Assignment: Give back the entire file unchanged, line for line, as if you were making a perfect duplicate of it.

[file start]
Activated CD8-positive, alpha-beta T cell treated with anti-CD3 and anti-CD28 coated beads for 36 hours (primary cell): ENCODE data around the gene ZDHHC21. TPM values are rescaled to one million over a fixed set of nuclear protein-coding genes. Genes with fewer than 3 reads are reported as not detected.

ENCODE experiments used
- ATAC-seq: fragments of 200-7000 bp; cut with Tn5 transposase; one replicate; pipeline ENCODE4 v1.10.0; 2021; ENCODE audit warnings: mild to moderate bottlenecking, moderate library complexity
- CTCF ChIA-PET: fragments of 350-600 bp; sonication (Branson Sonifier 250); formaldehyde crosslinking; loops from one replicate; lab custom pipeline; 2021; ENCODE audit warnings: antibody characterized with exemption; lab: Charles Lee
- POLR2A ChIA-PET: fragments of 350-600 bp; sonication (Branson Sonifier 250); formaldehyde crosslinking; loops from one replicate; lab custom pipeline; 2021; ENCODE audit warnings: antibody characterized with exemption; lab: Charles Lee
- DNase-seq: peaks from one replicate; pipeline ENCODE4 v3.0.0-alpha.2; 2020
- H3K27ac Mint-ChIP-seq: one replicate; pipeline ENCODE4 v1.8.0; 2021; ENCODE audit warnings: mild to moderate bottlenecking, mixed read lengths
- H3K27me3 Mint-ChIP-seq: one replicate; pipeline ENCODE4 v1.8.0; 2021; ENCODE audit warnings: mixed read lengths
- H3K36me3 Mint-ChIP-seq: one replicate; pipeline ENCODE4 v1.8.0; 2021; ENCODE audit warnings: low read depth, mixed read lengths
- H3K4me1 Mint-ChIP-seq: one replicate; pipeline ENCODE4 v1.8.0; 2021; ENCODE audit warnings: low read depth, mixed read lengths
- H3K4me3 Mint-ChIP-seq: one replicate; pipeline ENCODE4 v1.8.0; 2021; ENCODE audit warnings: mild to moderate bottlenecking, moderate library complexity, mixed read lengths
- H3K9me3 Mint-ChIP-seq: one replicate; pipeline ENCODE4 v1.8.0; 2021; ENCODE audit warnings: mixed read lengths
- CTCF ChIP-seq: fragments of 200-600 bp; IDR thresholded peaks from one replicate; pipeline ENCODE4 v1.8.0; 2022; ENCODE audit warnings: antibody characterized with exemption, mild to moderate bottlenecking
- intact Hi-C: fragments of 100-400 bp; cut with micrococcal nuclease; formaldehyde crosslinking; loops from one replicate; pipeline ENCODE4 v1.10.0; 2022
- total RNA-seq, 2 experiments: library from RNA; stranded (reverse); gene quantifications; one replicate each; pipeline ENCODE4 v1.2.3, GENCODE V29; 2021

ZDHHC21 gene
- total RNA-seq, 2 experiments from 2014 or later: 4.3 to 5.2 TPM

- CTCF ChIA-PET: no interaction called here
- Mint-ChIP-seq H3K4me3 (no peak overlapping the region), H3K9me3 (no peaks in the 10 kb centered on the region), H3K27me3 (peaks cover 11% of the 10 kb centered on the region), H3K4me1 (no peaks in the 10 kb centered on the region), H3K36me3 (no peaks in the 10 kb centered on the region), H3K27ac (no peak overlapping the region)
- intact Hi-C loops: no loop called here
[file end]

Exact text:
Activated CD8-positive, alpha-beta T cell treated with anti-CD3 and anti-CD28 coated beads for 36 hours (primary cell): ENCODE data around the gene ZDHHC21. TPM values are rescaled to one million over a fixed set of nuclear protein-coding genes. Genes with fewer than 3 reads are reported as not detected.

ENCODE experiments used
- ATAC-seq: fragments of 200-7000 bp; cut with Tn5 transposase; one replicate; pipeline ENCODE4 v1.10.0; 2021; ENCODE audit warnings: mild to moderate bottlenecking, moderate library complexity
- CTCF ChIA-PET: fragments of 350-600 bp; sonication (Branson Sonifier 250); formaldehyde crosslinking; loops from one replicate; lab custom pipeline; 2021; ENCODE audit warnings: antibody characterized with exemption; lab: Charles Lee
- POLR2A ChIA-PET: fragments of 350-600 bp; sonication (Branson Sonifier 250); formaldehyde crosslinking; loops from one replicate; lab custom pipeline; 2021; ENCODE audit warnings: antibody characterized with exemption; lab: Charles Lee
- DNase-seq: peaks from one replicate; pipeline ENCODE4 v3.0.0-alpha.2; 2020
- H3K27ac Mint-ChIP-seq: one replicate; pipeline ENCODE4 v1.8.0; 2021; ENCODE audit warnings: mild to moderate bottlenecking, mixed read lengths
- H3K27me3 Mint-ChIP-seq: one replicate; pipeline ENCODE4 v1.8.0; 2021; ENCODE audit warnings: mixed read lengths
- H3K36me3 Mint-ChIP-seq: one replicate; pipeline ENCODE4 v1.8.0; 2021; ENCODE audit warnings: low read depth, mixed read lengths
- H3K4me1 Mint-ChIP-seq: one replicate; pipeline ENCODE4 v1.8.0; 2021; ENCODE audit warnings: low read depth, mixed read lengths
- H3K4me3 Mint-ChIP-seq: one replicate; pipeline ENCODE4 v1.8.0; 2021; ENCODE audit warnings: mild to moderate bottlenecking, moderate library complexity, mixed read lengths
- H3K9me3 Mint-ChIP-seq: one replicate; pipeline ENCODE4 v1.8.0; 2021; ENCODE audit warnings: mixed read lengths
- CTCF ChIP-seq: fragments of 200-600 bp; IDR thresholded peaks from one replicate; pipeline ENCODE4 v1.8.0; 2022; ENCODE audit warnings: antibody characterized with exemption, mild to moderate bottlenecking
- intact Hi-C: fragments of 100-400 bp; cut with micrococcal nuclease; formaldehyde crosslinking; loops from one replicate; pipeline ENCODE4 v1.10.0; 2022
- total RNA-seq, 2 experiments: library from RNA; stranded (reverse); gene quantifications; one replicate each; pipeline ENCODE4 v1.2.3, GENCODE V29; 2021

ZDHHC21 gene
- total RNA-seq, 2 experiments from 2014 or later: 4.3 to 5.2 TPM

- CTCF ChIA-PET: no interaction called here
- Mint-ChIP-seq H3K4me3 (no peak overlapping the region), H3K9me3 (no peaks in the 10 kb centered on the region), H3K27me3 (peaks cover 11% of the 10 kb centered on the region), H3K4me1 (no peaks in the 10 kb centered on the region), H3K36me3 (no peaks in the 10 kb centered on the region), H3K27ac (no peak overlapping the region)
- intact Hi-C loops: no loop called here